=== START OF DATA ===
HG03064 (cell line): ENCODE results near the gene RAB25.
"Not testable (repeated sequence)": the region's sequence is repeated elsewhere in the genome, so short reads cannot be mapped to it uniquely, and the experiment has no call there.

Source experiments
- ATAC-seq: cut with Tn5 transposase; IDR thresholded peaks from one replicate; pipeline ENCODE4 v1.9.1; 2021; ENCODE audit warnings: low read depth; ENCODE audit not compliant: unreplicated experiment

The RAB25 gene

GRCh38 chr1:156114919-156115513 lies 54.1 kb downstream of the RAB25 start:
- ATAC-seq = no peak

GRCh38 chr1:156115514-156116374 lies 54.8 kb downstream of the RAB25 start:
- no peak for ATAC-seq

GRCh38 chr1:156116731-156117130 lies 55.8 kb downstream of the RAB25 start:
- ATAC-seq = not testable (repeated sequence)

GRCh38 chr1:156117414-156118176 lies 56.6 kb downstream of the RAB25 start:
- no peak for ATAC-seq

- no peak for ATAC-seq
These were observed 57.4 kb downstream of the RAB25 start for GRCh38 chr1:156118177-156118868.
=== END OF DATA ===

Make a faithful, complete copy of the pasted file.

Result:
HG03064 (cell line): ENCODE results near the gene RAB25.
"Not testable (repeated sequence)": the region's sequence is repeated elsewhere in the genome, so short reads cannot be mapped to it uniquely, and the experiment has no call there.

Source experiments
- ATAC-seq: cut with Tn5 transposase; IDR thresholded peaks from one replicate; pipeline ENCODE4 v1.9.1; 2021; ENCODE audit warnings: low read depth; ENCODE audit not compliant: unreplicated experiment

The RAB25 gene

GRCh38 chr1:156114919-156115513 lies 54.1 kb downstream of the RAB25 start:
- ATAC-seq = no peak

GRCh38 chr1:156115514-156116374 lies 54.8 kb downstream of the RAB25 start:
- no peak for ATAC-seq

GRCh38 chr1:156116731-156117130 lies 55.8 kb downstream of the RAB25 start:
- ATAC-seq = not testable (repeated sequence)

GRCh38 chr1:156117414-156118176 lies 56.6 kb downstream of the RAB25 start:
- no peak for ATAC-seq

- no peak for ATAC-seq
These were observed 57.4 kb downstream of the RAB25 start for GRCh38 chr1:156118177-156118868.